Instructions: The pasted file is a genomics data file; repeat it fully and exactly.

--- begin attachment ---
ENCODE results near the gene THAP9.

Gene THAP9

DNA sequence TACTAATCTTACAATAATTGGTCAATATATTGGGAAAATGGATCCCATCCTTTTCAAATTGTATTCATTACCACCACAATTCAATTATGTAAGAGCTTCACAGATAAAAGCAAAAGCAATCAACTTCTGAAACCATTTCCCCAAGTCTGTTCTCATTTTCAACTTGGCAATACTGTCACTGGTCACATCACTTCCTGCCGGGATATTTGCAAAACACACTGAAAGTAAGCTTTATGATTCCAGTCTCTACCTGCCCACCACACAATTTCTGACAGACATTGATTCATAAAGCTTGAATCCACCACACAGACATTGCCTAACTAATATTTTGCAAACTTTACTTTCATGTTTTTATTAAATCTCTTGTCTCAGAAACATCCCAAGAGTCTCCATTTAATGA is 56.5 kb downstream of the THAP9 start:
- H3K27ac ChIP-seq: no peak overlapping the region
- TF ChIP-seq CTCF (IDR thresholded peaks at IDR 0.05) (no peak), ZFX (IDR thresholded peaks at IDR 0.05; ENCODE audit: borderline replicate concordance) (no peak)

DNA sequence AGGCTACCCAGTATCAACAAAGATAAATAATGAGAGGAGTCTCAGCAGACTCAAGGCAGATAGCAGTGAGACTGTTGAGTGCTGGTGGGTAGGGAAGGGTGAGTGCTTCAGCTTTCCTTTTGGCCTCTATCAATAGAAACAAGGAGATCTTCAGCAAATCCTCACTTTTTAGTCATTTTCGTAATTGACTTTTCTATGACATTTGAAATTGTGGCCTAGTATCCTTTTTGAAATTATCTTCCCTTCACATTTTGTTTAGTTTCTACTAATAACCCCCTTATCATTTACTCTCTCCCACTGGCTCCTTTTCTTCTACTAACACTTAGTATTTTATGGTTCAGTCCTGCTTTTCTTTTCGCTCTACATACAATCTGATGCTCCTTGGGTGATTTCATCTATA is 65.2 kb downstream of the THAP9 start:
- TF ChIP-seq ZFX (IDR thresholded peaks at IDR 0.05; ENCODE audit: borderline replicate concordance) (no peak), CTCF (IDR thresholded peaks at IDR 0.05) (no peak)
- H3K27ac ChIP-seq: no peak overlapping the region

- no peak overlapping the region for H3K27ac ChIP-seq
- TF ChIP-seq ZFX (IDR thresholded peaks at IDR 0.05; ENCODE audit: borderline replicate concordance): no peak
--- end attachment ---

ENCODE results near the gene THAP9.

Gene THAP9

DNA sequence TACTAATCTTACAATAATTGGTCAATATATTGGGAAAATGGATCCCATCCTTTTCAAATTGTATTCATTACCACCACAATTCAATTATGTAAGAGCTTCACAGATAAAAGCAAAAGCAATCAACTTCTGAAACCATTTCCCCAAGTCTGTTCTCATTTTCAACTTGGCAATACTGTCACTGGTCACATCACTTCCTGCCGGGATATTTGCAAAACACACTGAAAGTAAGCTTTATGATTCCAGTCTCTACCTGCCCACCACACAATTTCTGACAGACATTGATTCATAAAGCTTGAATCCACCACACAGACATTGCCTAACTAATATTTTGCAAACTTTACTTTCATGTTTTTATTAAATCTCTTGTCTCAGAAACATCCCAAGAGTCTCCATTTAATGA is 56.5 kb downstream of the THAP9 start:
- H3K27ac ChIP-seq: no peak overlapping the region
- TF ChIP-seq CTCF (IDR thresholded peaks at IDR 0.05) (no peak), ZFX (IDR thresholded peaks at IDR 0.05; ENCODE audit: borderline replicate concordance) (no peak)

DNA sequence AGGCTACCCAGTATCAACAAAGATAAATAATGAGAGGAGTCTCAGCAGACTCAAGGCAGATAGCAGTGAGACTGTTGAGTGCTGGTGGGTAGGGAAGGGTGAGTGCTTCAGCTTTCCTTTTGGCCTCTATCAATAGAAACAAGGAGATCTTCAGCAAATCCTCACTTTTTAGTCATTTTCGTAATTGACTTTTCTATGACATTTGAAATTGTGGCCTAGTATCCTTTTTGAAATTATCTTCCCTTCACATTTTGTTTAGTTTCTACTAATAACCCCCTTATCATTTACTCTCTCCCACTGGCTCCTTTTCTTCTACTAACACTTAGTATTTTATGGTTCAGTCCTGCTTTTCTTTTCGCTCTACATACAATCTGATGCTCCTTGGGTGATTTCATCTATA is 65.2 kb downstream of the THAP9 start:
- TF ChIP-seq ZFX (IDR thresholded peaks at IDR 0.05; ENCODE audit: borderline replicate concordance) (no peak), CTCF (IDR thresholded peaks at IDR 0.05) (no peak)
- H3K27ac ChIP-seq: no peak overlapping the region

- no peak overlapping the region for H3K27ac ChIP-seq
- TF ChIP-seq ZFX (IDR thresholded peaks at IDR 0.05; ENCODE audit: borderline replicate concordance): no peak